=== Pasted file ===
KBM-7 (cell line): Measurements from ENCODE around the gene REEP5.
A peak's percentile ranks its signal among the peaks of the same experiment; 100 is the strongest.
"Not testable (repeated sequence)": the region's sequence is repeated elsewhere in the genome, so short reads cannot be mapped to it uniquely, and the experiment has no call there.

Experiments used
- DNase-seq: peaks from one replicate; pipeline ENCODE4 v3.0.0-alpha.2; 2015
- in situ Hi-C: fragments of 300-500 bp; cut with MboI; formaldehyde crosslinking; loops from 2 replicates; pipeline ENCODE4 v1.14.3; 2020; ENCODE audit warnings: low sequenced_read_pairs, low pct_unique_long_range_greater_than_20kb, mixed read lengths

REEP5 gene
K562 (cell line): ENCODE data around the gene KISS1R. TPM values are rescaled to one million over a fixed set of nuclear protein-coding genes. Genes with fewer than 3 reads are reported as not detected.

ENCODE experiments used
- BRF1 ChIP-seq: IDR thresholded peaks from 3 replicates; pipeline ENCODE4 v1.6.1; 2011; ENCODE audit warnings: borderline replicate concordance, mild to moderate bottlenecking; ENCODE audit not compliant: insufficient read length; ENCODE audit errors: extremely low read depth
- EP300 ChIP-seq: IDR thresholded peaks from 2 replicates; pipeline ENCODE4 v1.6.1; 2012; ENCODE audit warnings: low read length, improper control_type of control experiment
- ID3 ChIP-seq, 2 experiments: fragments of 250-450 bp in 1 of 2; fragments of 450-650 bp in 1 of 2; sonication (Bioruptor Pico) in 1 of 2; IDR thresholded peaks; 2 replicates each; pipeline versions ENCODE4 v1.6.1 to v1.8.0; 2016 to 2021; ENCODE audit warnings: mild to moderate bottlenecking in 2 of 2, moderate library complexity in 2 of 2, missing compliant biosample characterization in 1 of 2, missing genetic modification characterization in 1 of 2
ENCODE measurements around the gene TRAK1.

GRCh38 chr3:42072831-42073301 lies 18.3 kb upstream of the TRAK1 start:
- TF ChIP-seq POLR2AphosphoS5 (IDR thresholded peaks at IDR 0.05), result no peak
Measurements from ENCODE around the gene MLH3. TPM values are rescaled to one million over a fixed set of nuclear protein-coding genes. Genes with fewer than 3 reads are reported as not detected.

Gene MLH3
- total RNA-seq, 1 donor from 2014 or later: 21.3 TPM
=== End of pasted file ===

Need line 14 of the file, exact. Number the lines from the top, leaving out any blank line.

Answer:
GRCh38 chr3:42072831-42073301 lies 18.3 kb upstream of the TRAK1 start: